F Parray, N Wani, K Wani, M Wani, R Wani
F Parray, N Wani, K Wani, M Wani, R Wani. Some Unusual Indications Of Splenectomy. The Internet Journal of Surgery. 2005 Volume 7 Number 2.
While dealing with various hematological disorders which were subjected to therapeutic splenectomy in our department of general surgery at a tertiary care centre Sher-i-Kashmir Institute of Medical Sciences over a period of more than 20 years, we came across a rare group of diseases in our set up from time to time. This rare group included 5 patients with 1. Hairy cell leukemia -1, 2 Malignant histiocytoma -1, 3 Gaucher's disease -1, 4 Tropical splenomegaly -1, and 5 Splenic hemianginoma-1. All these patients were referred to our department from the department of clinical hematology of the same institute for splenectomy for various types of cytopenias. Response to splenectomy was excellent in malignant histiocytosis, splenic hemiangioma and some of the parameters in hairy cell leukemia and Gaucher's disease, while as an unsatisfactory response was observed in tropical splenomegaly sydrome and in some of the parameters of hairy cell leukemia and Gaucher's disease.
Splenectomies have been performed as early as 2,000 years ago, as per references in ancient Greek and Roman literature. The first total splenectomy for disease is attributed to Adriano-Zaccarello in 1549, although it has been suggested that the excised viscus was an ovarian cyst, clark (1676) performed splenectomy in dogs with survival. Nicholas Mathias is credited with first total splenectomy for trauma in 1678. Mayo in his retrospective study of 500 splenectomies done mainly for anemia and leukemia concluded that 80% of patients had excellent results and lived comfortably but the mortality in those days was 10%2. The landmark report of king and Schumacher (1952) first postulated that the spleen may play a role in resisting infection particularly in infancy3, but their view point was opposed by gross (1953) and Laski and Mac Millan (1959). The data given by Gross was reported in Gofstein and Gellis (1956) series of 206 cases where they concluded that there was some co-relation between splenectomy and sepsis irrespective of the age at operation.4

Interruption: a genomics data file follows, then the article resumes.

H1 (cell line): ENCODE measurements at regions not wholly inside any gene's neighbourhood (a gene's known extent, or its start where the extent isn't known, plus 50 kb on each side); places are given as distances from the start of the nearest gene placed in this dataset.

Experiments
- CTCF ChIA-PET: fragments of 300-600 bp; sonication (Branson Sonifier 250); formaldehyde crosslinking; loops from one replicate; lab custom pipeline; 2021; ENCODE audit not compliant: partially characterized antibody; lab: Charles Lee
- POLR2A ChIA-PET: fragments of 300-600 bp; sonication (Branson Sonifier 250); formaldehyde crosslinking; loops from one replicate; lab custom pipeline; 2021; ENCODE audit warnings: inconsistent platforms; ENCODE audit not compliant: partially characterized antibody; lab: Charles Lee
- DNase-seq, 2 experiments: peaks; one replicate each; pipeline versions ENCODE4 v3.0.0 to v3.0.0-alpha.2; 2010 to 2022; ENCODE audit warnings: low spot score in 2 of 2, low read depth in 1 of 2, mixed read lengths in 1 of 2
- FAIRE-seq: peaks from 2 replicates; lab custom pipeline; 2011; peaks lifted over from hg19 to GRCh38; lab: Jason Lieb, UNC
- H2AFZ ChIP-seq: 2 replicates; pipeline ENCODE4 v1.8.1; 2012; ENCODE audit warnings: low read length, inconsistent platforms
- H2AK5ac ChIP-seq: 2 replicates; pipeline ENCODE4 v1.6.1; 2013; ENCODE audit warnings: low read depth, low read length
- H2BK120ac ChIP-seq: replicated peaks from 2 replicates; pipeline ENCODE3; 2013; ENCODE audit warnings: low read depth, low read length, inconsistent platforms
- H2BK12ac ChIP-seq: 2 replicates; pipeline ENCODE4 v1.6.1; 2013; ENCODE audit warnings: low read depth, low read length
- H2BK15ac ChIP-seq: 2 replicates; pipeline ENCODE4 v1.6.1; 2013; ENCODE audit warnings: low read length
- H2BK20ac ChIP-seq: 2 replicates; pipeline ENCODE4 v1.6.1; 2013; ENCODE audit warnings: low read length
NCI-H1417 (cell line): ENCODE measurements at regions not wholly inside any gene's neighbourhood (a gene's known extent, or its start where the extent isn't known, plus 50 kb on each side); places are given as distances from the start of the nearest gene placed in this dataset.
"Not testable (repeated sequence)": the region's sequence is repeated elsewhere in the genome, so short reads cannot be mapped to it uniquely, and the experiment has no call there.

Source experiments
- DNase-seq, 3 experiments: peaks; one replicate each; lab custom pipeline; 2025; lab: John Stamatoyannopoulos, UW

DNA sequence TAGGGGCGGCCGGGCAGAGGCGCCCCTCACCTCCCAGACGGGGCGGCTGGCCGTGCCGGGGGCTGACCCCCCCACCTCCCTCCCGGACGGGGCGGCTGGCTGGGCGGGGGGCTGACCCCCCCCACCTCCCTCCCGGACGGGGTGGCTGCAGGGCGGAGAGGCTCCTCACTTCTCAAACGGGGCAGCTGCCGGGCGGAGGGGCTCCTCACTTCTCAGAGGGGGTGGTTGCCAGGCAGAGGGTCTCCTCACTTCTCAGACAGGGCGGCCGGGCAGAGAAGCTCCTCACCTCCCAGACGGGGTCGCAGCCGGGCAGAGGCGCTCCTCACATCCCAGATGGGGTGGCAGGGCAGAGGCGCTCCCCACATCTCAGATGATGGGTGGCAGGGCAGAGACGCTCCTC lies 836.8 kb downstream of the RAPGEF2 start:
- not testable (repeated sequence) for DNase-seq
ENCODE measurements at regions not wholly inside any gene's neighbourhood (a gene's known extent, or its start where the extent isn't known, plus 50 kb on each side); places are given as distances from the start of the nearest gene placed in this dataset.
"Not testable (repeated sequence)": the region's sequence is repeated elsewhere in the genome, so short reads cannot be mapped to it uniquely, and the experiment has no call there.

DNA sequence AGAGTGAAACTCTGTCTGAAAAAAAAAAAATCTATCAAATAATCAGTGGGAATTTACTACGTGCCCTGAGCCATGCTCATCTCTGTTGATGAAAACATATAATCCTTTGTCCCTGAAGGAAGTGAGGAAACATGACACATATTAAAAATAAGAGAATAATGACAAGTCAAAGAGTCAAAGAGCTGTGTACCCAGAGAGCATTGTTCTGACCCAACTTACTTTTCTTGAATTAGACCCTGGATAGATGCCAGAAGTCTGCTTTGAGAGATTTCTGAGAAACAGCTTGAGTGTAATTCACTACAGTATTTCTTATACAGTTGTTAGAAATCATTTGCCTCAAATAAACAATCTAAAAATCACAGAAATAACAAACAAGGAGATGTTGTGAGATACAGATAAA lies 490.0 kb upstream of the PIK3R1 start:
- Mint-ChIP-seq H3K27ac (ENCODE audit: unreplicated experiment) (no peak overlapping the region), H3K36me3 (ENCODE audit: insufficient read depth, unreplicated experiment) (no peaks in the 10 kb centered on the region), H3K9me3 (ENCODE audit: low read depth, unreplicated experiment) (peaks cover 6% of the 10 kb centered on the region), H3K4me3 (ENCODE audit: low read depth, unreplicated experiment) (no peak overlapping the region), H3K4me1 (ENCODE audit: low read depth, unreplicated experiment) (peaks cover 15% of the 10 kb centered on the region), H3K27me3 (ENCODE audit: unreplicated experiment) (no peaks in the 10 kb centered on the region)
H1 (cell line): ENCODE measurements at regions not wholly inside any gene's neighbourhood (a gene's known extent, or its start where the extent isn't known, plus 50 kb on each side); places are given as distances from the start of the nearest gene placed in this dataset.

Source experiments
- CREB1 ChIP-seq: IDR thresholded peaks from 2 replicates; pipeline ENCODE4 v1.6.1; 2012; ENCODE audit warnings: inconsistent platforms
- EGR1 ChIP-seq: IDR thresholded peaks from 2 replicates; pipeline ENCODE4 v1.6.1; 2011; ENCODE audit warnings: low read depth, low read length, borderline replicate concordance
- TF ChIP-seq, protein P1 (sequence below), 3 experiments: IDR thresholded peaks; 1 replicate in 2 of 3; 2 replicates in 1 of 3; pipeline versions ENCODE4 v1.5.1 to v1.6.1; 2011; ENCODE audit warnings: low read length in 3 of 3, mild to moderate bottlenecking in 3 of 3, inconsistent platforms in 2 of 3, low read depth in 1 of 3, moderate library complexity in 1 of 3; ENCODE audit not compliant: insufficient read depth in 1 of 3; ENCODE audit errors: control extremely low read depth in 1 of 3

However, with the advent of safe anesthesia, modern surgical technique, broad spectrum antibiotics and specific vaccines, the morbidity and mortality following splenectomy is definitely on a decline, hence more and more studies were conducted in lost 35 years in an attempt to determine the true morbidity, mortality and long term infection following splenectomy5,6,7,8.
Now-a-days, role of splenectomy for various hematological disorders has definitely earned a place as a therapeutic measure especially in disorders like idiopathic thrombocytopenic purpura and hereditary spherocytosis but in diseases like sickle cell anemia, the outcome cannot be predicted with certainity9. Still, it is too early or impossible to estimate the risk of overwhelming post splenectomy sepsis after partial splenectomy. The people who do this procedure follow common practice guidelines that advocate immunoprophylaxis against pneumococcus, meningococcus and H-influenza as well as antibiotic prophylaxis for the child undergoing total splenectomy, although the efficiency of these measures has not been proven10. Given the low rate of overwhelming post-splenectomy sepsis with proper use of immunization and antibiotic prophylaxis, any risk reduction for partial splenectomy compared to total splenectomy would require a prohibitively large clinical trial.11
Material & Methods